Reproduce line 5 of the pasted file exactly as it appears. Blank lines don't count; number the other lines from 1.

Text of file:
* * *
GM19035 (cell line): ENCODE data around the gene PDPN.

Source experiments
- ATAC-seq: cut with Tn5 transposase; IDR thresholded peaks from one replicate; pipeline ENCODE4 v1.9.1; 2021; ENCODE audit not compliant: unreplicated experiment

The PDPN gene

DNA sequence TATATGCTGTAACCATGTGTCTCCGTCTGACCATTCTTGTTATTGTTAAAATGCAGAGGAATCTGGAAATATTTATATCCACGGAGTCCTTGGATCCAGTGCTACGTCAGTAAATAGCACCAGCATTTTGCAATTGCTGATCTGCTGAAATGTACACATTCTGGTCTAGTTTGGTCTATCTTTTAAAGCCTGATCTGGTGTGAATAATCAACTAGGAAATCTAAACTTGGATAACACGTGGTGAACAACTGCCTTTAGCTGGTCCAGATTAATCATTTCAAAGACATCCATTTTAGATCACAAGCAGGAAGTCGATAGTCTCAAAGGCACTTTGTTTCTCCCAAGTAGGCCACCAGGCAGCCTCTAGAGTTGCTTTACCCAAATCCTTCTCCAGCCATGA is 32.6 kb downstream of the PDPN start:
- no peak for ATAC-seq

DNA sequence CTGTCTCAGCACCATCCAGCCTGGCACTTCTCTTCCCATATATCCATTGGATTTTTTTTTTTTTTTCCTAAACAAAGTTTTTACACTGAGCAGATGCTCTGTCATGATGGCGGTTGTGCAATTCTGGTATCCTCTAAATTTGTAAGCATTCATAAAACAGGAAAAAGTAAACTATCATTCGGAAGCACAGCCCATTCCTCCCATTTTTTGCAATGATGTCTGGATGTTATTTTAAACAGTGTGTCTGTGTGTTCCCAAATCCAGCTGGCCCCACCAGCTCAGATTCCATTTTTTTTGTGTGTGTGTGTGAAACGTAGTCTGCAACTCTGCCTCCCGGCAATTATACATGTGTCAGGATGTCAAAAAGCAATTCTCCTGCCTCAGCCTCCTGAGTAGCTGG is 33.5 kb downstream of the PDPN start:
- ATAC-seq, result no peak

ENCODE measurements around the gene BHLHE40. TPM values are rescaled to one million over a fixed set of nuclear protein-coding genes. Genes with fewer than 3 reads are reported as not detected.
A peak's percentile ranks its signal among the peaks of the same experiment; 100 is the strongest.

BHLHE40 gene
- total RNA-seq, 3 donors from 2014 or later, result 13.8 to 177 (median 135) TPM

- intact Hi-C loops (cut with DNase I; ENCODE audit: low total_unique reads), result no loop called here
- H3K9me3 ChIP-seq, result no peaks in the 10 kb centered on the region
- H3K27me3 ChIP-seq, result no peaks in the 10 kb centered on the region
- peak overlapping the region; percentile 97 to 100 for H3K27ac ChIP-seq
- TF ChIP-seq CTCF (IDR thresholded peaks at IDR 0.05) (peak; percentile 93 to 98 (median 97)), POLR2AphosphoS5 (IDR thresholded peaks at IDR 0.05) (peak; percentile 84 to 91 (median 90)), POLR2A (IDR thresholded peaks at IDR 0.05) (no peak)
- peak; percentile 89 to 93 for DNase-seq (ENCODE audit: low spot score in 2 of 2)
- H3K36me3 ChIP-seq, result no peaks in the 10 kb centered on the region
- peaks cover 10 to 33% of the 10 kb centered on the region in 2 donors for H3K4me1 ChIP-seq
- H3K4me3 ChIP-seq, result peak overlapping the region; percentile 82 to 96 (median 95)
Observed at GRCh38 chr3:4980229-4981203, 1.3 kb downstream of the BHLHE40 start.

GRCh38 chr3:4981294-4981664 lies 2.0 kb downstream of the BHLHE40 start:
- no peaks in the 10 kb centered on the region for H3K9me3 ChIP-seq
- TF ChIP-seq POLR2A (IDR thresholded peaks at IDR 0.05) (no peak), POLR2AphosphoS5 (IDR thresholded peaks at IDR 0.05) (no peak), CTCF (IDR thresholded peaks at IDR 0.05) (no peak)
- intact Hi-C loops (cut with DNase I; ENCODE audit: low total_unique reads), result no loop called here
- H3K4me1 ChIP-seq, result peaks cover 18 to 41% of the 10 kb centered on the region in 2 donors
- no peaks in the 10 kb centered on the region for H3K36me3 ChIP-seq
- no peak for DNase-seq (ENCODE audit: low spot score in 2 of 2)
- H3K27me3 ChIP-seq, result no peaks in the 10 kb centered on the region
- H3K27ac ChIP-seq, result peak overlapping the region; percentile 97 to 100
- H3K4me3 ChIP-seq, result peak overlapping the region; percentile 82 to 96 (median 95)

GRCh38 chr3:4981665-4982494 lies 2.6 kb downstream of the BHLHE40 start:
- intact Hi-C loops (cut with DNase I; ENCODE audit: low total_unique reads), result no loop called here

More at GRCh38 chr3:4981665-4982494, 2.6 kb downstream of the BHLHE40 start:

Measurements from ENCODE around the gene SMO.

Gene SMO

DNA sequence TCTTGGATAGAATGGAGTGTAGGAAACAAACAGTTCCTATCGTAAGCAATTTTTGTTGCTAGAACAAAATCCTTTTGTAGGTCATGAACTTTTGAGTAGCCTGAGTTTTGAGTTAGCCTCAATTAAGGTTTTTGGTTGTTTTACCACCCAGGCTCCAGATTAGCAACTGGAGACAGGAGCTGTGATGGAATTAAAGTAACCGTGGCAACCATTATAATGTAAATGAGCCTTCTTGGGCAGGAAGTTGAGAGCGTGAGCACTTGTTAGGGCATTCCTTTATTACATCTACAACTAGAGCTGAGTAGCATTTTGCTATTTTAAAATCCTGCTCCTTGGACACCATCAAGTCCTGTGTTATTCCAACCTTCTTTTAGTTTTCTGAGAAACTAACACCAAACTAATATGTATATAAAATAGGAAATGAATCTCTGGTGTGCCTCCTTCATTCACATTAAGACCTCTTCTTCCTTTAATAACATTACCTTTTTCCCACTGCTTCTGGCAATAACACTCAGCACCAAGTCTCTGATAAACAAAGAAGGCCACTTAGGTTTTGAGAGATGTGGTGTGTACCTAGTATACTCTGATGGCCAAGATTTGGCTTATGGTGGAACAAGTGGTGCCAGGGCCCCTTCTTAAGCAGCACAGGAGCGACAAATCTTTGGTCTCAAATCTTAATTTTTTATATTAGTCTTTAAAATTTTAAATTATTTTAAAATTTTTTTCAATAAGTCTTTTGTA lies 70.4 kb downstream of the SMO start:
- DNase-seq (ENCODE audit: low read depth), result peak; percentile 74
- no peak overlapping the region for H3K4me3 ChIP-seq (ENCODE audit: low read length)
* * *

DNA sequence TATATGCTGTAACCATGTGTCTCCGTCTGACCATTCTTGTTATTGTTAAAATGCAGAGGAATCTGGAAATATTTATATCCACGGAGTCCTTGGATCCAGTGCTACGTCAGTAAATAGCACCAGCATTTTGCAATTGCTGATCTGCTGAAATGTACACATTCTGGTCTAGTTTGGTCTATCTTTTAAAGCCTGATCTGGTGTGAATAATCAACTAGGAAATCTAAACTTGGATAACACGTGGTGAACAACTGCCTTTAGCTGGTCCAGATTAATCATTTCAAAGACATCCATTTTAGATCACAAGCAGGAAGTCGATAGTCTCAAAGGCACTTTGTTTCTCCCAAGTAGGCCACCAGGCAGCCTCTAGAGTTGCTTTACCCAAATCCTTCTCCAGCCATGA is 32.6 kb downstream of the PDPN start: